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- Paperback (BC)
- 06 Sep 2018
- Dunedin Academic Press
- 157 pages - 217 x 217mm
- Introducing Earth and Environmental Sciences
Metamorphic rocks are one of the three main types of rock. Originally comprising either igneous or sedimentary rocks, metamorphic rocks are the products of change by heat and pressure, often at great depths in the earth’s crust, into a completely new form. One of the classic examples of the result of a metamorphic process is the transformation of sedimentary mudstone into slate. Introducing Metamorphism provides a succinct introduction to metamorphism. Ian Sanders explains how and why rocks change during metamorphic processes. He discusses the role of water in metamorphism and describes the different types of metamorphic processes including contact, shock and high pressure metamorphism and metamorphism in an orogenic belt. Copiously illustrated and written for those who wish to gain a clear understanding of metamorphic processes, Introducing Metamorphism is designed to make the processes that led to the formation of these rocks intelligible to its readers. Technical terms are kept to a minimum and are explained in a glossary.
Preface. Acknowledgements. 1 Introduction: 1.1 What is metamorphism? 1.2 Metamorphic rocks – made under mountains; 1.3 Metamorphism in local settings. 2 The petrography of metamorphic rocks: 2.1 Quartzite and metapsammite; 2.2 Metapelite; 2.3 Marble; 2.4 Metabasite; 2.5 Metagranite; 2.6 Metaperidotite; 2.7 Summary of metamorphic minerals and protoliths. 3 Interpreting mineral changes and textures; 3.1 Mineral stability, fluids, and partial melting; 3.2 Understanding metamorphic textures. 4 Aureoles, orogenies and impacts: 4.1 Contact metamorphism; 4.2 Metamorphism in orogenic belts and subduction zones; 4.3 Shock metamorphism. 5 Case studies in geothermobarometry: 5.1 Granulite-facies rocks at Slishwood; 5.2 Eclogite-facies rocks at Glenelg. Appendix 1 The Earth’s interior. Appendix 2 The chemical formulae of minerals. Appendix 3 Minerals under the microscope. Appendix 4 Microbeam and X-ray methods. Appendix 5 The principles of isotopic dating (geochronology).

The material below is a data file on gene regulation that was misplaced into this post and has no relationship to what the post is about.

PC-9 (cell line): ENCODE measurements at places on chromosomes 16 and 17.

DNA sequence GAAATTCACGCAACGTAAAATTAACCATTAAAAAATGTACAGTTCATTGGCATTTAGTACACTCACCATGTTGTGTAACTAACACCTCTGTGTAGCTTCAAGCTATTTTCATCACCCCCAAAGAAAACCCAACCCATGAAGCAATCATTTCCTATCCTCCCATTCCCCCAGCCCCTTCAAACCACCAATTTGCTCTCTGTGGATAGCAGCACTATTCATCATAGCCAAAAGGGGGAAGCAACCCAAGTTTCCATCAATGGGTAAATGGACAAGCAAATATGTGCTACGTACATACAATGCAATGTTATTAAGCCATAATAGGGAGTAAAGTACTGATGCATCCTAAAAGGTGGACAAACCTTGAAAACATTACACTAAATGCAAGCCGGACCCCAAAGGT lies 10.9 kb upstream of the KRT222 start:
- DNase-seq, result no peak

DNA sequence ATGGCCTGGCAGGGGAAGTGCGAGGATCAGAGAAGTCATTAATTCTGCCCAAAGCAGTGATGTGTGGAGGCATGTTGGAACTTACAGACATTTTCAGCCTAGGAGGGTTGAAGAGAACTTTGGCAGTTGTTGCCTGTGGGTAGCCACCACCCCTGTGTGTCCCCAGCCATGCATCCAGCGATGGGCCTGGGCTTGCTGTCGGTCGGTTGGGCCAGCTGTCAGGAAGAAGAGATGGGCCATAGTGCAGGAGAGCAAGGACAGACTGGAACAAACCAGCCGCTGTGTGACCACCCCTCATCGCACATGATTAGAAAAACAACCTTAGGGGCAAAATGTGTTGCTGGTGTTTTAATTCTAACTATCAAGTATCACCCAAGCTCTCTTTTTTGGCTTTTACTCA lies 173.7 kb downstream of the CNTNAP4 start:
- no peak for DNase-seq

Ian Sanders is a fellow emeritus of Trinity College Dublin where he taught for many years. He has a long interest in the formation of high-pressure metamorphic rocks. Ian Sanders is co-editor of the second edition of the authoritative Geology of Ireland.